Town of Chapel Hill
I signed a new housing lease about a month ago in mid-October – a lease that won’t start until June of next year. This is how competitive student off-campus housing is in Chapel Hill, and the ever-high demand for student housing in Chapel Hill continues to negatively affect non-student renters.
Niche.com estimates that 90 percent of houses near campus fill up by October. From my experience, students looking to rent an affordable house (as opposed to a townhouse or apartment) begin the search as early as September. Every year this fight to find the closest, nicest and most affordable home puts additional stress on UNC students, and our desperation to sign a lease as soon as possible pits students against each other, increasing competition and driving prices up.
According to a 2010 report prepared by Development Concepts Inc., students make up about a third of all rented units in Chapel Hill (and rented housing comprises over half of all housing in Chapel Hill). We are a huge market for property owners and developers – on-campus housing can only accommodate 9,700 students, so the remaining 9,000 or so undergrads must find off-campus places.
The Town of Chapel Hill and the Town of Carrboro should not authorize their managers to continue with the Gig.U (aka North Carolina Next Generation Network [NCNGN]) initiative at this time. Both elected bodies should direct staff to send the request for proposals (RFP) back to the drawing board for repairs.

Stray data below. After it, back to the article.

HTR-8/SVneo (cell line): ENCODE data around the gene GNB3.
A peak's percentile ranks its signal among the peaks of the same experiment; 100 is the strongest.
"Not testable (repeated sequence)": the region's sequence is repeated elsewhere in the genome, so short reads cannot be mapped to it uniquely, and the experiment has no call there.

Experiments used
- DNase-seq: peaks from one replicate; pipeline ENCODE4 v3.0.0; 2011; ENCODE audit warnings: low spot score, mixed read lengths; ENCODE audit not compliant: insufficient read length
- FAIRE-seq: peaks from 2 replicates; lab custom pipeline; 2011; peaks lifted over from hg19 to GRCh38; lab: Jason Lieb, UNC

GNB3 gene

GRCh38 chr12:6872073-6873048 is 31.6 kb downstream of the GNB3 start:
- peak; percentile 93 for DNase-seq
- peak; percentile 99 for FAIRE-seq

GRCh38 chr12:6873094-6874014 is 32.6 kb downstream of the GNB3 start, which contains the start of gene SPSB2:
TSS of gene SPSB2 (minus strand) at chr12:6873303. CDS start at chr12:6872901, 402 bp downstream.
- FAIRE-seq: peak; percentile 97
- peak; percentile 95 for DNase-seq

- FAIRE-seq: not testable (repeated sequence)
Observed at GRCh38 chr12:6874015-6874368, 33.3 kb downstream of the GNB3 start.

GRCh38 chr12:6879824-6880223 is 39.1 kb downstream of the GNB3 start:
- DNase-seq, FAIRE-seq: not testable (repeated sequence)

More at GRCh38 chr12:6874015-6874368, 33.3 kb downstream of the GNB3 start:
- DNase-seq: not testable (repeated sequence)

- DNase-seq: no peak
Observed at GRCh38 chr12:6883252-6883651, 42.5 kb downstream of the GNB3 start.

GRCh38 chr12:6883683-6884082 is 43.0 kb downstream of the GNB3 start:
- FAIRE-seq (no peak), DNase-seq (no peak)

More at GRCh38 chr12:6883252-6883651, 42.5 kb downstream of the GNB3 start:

The primary reason to reject the current RFP is that local governments could not enforce important parts of agreements that could come from a resulting contract. Municipalities all over North Carolina have been stripped of any legal authority to franchise or regulate either cable or broadband systems. This is important because, as the current RFP is structured, this is how the towns would make sure we all have access to a new fast network.
I have no idea what the story is behind this, but I bet it's interesting. Seven months after resigning as the head of Economic Development for the Town of Chapel Hill and taking effectively the same position for the City of Raleigh, Dwight Basset has come back to his old job. I wonder how all those people who blamed his departure on Chapel Hill's supposed E.D. failings will interpret this?
Personally I hope Bassett returns with some fresh ideas about local economies and especially about citizen particpation, which is one area where Chapel Hill has a lot to learn from Raleigh.
Some highlights from the Town's announcement:
Dwight Bassett will return to the Town of Chapel Hill as Economic Development Officer (EDO) and part of the Town team devoted to policy and strategic initiatives supporting the goals of Chapel Hill 2020, Town Manager Roger Stancil announced today (Monday, Oct. 15).
In a fairly crowded business meeting tonight, the Chapel Hill Town Council member heard from more than 30 members of the public on Chapel Hill Transit's current bus advertising policy. Contraversy around the ad was sparked by the placement of an ad by the Church of the Reconciliation urging the end of U.S. military aid to Israel. Speakers included several members of the Church of the Reconciliation, the director of the N.C. ACLU and local Jewish leaders among others.
The central question on the issue was whether the transit system consitituted a "public forum." This is important because under Supreme Court precedent regulations on speech in public forums are subject to greater scrutiny than regulations on speech in non-public forums.
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